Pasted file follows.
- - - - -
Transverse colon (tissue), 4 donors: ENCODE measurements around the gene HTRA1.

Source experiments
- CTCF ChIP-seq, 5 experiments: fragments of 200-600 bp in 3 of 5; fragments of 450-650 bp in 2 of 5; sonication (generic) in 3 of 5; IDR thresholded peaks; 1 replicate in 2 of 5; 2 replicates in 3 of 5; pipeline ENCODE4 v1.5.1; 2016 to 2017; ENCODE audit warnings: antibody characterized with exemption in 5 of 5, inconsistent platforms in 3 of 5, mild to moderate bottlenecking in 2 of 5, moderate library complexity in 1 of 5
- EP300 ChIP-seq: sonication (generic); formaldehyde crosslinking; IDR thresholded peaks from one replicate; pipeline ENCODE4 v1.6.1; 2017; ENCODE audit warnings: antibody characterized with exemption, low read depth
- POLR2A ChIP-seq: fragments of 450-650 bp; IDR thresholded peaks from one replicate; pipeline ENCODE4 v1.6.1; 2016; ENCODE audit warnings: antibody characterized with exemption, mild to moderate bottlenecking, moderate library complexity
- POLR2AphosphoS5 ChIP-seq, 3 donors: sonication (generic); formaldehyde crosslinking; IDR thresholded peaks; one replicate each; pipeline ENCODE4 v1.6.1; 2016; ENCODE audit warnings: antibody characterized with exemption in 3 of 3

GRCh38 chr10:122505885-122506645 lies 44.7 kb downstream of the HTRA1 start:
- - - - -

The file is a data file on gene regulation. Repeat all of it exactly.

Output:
Transverse colon (tissue), 4 donors: ENCODE measurements around the gene HTRA1.

Source experiments
- CTCF ChIP-seq, 5 experiments: fragments of 200-600 bp in 3 of 5; fragments of 450-650 bp in 2 of 5; sonication (generic) in 3 of 5; IDR thresholded peaks; 1 replicate in 2 of 5; 2 replicates in 3 of 5; pipeline ENCODE4 v1.5.1; 2016 to 2017; ENCODE audit warnings: antibody characterized with exemption in 5 of 5, inconsistent platforms in 3 of 5, mild to moderate bottlenecking in 2 of 5, moderate library complexity in 1 of 5
- EP300 ChIP-seq: sonication (generic); formaldehyde crosslinking; IDR thresholded peaks from one replicate; pipeline ENCODE4 v1.6.1; 2017; ENCODE audit warnings: antibody characterized with exemption, low read depth
- POLR2A ChIP-seq: fragments of 450-650 bp; IDR thresholded peaks from one replicate; pipeline ENCODE4 v1.6.1; 2016; ENCODE audit warnings: antibody characterized with exemption, mild to moderate bottlenecking, moderate library complexity
- POLR2AphosphoS5 ChIP-seq, 3 donors: sonication (generic); formaldehyde crosslinking; IDR thresholded peaks; one replicate each; pipeline ENCODE4 v1.6.1; 2016; ENCODE audit warnings: antibody characterized with exemption in 3 of 3

GRCh38 chr10:122505885-122506645 lies 44.7 kb downstream of the HTRA1 start: